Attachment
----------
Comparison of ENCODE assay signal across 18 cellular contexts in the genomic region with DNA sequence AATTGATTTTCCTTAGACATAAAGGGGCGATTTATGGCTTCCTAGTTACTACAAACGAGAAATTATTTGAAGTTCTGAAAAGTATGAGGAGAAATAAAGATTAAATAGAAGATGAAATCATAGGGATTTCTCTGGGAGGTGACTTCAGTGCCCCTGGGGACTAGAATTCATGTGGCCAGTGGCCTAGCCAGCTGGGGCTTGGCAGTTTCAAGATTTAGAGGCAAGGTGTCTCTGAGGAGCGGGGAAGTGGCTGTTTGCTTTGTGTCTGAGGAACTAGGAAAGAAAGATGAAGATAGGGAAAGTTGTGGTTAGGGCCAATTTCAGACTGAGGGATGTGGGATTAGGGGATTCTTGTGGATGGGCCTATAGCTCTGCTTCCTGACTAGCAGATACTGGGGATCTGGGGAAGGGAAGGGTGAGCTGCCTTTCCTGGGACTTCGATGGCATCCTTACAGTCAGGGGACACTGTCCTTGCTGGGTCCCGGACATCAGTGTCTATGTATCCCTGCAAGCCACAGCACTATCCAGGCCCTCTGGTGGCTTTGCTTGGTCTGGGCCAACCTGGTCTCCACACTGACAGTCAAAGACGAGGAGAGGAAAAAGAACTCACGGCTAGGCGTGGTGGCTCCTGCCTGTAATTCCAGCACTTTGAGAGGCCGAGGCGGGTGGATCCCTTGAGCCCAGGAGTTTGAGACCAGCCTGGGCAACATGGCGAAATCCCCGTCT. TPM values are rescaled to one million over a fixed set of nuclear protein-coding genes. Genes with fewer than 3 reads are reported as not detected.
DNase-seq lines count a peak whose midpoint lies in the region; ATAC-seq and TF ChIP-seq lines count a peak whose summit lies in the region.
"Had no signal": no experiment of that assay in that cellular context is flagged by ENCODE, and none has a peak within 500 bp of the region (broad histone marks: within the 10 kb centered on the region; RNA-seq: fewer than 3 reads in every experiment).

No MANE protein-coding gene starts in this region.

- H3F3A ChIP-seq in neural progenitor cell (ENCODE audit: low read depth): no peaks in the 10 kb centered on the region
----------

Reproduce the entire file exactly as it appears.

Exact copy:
Comparison of ENCODE assay signal across 18 cellular contexts in the genomic region with DNA sequence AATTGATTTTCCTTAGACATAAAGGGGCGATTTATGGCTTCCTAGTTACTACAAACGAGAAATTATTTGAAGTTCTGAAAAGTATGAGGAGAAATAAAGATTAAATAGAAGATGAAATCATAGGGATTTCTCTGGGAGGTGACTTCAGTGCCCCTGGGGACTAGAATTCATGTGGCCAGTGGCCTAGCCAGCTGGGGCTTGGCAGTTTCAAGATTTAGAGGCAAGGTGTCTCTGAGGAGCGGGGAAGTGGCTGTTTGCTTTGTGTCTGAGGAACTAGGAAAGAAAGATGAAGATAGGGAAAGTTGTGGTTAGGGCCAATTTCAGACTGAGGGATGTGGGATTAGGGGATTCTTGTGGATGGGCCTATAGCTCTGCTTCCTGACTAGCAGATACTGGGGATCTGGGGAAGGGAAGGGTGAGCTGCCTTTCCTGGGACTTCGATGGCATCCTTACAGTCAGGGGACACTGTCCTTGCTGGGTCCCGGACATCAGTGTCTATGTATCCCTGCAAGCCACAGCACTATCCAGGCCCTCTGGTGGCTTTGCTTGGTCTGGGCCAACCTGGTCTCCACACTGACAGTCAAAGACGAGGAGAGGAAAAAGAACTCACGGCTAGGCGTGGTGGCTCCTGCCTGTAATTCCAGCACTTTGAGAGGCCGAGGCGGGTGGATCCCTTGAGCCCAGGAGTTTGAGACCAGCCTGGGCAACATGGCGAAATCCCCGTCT. TPM values are rescaled to one million over a fixed set of nuclear protein-coding genes. Genes with fewer than 3 reads are reported as not detected.
DNase-seq lines count a peak whose midpoint lies in the region; ATAC-seq and TF ChIP-seq lines count a peak whose summit lies in the region.
"Had no signal": no experiment of that assay in that cellular context is flagged by ENCODE, and none has a peak within 500 bp of the region (broad histone marks: within the 10 kb centered on the region; RNA-seq: fewer than 3 reads in every experiment).

No MANE protein-coding gene starts in this region.

- H3F3A ChIP-seq in neural progenitor cell (ENCODE audit: low read depth): no peaks in the 10 kb centered on the region